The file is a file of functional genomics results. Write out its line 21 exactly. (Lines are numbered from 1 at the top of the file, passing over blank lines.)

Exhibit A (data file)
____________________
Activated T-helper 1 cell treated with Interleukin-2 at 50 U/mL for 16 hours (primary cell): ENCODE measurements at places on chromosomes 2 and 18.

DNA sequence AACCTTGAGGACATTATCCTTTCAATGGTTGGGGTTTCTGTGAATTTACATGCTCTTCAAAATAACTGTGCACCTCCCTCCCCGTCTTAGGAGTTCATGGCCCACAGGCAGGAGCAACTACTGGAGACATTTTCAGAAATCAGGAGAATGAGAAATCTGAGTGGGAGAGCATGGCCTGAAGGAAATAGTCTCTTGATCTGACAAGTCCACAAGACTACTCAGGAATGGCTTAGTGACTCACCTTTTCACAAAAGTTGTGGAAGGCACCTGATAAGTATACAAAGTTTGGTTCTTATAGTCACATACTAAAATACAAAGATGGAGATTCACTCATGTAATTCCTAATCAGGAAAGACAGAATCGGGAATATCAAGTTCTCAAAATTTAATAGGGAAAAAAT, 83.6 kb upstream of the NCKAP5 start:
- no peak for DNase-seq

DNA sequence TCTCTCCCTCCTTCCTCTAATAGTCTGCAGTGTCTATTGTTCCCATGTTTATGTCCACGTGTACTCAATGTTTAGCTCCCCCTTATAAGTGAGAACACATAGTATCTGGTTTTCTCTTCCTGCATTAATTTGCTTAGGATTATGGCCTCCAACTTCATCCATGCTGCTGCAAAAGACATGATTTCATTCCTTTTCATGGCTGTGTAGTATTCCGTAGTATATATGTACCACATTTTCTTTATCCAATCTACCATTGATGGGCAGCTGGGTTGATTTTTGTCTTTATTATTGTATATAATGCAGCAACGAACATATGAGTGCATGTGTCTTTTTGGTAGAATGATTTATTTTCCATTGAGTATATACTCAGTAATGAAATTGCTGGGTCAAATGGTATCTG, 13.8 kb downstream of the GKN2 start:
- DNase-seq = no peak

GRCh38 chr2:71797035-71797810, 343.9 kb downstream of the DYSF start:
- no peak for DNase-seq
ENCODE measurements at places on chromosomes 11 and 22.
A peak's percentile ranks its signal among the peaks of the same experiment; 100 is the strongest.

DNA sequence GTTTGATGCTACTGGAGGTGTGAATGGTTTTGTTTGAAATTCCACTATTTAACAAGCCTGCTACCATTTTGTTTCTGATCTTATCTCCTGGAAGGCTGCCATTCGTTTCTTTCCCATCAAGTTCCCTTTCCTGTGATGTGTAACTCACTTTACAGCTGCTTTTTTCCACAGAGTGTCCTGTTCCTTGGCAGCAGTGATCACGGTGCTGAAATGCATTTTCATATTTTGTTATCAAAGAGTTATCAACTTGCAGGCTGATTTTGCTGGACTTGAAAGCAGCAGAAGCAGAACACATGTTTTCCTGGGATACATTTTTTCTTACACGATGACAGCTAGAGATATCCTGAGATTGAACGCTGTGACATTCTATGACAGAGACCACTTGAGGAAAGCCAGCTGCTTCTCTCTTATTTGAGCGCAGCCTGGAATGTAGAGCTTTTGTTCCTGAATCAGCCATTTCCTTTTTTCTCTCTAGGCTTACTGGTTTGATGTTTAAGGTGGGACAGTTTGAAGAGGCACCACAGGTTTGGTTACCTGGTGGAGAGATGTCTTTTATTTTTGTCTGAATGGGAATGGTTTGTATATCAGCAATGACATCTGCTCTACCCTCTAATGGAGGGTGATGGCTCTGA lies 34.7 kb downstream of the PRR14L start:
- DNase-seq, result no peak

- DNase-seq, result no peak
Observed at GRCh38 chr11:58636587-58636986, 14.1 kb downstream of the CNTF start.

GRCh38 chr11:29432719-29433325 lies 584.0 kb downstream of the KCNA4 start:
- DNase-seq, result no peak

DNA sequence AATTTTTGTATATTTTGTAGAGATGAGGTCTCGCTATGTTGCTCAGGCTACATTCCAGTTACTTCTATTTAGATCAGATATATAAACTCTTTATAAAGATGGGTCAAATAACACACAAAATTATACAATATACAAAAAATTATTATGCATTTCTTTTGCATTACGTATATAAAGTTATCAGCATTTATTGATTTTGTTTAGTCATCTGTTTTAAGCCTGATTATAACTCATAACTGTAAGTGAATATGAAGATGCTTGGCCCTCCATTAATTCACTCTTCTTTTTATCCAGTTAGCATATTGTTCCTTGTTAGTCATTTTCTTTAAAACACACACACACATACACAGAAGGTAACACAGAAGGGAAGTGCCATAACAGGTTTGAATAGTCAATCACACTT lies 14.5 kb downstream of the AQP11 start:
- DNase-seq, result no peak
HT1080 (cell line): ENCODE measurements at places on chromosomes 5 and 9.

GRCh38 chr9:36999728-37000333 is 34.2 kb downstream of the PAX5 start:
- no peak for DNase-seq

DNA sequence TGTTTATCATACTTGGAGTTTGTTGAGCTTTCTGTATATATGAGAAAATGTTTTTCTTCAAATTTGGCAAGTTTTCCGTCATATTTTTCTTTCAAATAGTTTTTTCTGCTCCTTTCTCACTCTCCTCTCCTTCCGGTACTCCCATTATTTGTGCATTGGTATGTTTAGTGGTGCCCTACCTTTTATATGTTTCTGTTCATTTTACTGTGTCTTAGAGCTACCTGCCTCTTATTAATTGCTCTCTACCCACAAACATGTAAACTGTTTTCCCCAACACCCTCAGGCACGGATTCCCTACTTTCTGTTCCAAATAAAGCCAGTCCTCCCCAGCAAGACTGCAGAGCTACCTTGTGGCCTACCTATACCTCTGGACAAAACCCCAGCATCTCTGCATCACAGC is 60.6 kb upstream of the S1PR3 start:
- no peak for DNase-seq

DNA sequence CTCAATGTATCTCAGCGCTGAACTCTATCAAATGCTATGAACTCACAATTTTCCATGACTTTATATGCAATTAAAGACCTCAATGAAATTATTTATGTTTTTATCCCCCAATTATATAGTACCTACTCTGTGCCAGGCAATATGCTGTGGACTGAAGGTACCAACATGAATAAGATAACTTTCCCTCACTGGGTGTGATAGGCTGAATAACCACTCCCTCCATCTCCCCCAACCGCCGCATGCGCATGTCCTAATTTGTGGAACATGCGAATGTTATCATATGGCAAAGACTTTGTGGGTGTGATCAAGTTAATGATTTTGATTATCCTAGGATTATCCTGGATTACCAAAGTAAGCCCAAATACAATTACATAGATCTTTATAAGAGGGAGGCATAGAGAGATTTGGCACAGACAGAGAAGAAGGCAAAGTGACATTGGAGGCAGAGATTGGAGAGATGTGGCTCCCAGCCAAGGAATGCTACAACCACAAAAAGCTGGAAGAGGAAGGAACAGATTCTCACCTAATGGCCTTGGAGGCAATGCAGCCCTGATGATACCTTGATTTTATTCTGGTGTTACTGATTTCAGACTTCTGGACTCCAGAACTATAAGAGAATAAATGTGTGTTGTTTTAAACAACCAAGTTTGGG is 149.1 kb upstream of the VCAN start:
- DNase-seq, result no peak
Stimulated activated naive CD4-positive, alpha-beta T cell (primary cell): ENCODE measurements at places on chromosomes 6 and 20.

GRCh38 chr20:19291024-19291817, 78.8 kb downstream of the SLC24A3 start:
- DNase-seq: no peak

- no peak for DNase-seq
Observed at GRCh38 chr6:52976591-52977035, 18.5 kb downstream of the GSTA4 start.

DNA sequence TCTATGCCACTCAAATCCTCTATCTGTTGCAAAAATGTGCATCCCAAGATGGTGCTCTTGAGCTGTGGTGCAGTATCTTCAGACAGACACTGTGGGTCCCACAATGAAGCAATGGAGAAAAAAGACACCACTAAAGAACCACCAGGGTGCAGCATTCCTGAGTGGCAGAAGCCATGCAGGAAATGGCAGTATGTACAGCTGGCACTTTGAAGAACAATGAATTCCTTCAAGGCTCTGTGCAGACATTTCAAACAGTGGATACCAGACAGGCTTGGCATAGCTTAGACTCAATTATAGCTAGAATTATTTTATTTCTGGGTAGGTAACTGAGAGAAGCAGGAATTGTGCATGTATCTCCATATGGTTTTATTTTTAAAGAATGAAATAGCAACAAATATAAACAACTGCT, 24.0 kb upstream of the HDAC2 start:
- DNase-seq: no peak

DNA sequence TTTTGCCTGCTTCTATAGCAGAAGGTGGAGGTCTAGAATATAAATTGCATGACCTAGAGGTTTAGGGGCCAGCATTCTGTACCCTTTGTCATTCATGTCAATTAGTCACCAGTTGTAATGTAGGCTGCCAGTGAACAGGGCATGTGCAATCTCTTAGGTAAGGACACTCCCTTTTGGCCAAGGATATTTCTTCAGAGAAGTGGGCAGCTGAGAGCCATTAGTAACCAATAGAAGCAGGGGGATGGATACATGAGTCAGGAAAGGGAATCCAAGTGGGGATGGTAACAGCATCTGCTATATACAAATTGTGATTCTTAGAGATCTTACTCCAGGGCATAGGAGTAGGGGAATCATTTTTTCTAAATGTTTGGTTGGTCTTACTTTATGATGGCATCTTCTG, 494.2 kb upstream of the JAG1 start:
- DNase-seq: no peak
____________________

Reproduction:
DNA sequence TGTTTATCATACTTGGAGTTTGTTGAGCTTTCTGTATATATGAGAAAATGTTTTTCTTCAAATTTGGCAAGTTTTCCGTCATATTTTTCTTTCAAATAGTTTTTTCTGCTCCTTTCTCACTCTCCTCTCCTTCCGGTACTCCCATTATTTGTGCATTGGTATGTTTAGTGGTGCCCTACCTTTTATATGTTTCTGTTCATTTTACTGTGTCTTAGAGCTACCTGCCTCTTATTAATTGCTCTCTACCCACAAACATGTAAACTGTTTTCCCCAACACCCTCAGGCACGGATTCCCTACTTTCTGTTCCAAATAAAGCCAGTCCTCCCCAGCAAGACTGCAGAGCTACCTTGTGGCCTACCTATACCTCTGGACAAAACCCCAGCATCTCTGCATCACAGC is 60.6 kb upstream of the S1PR3 start: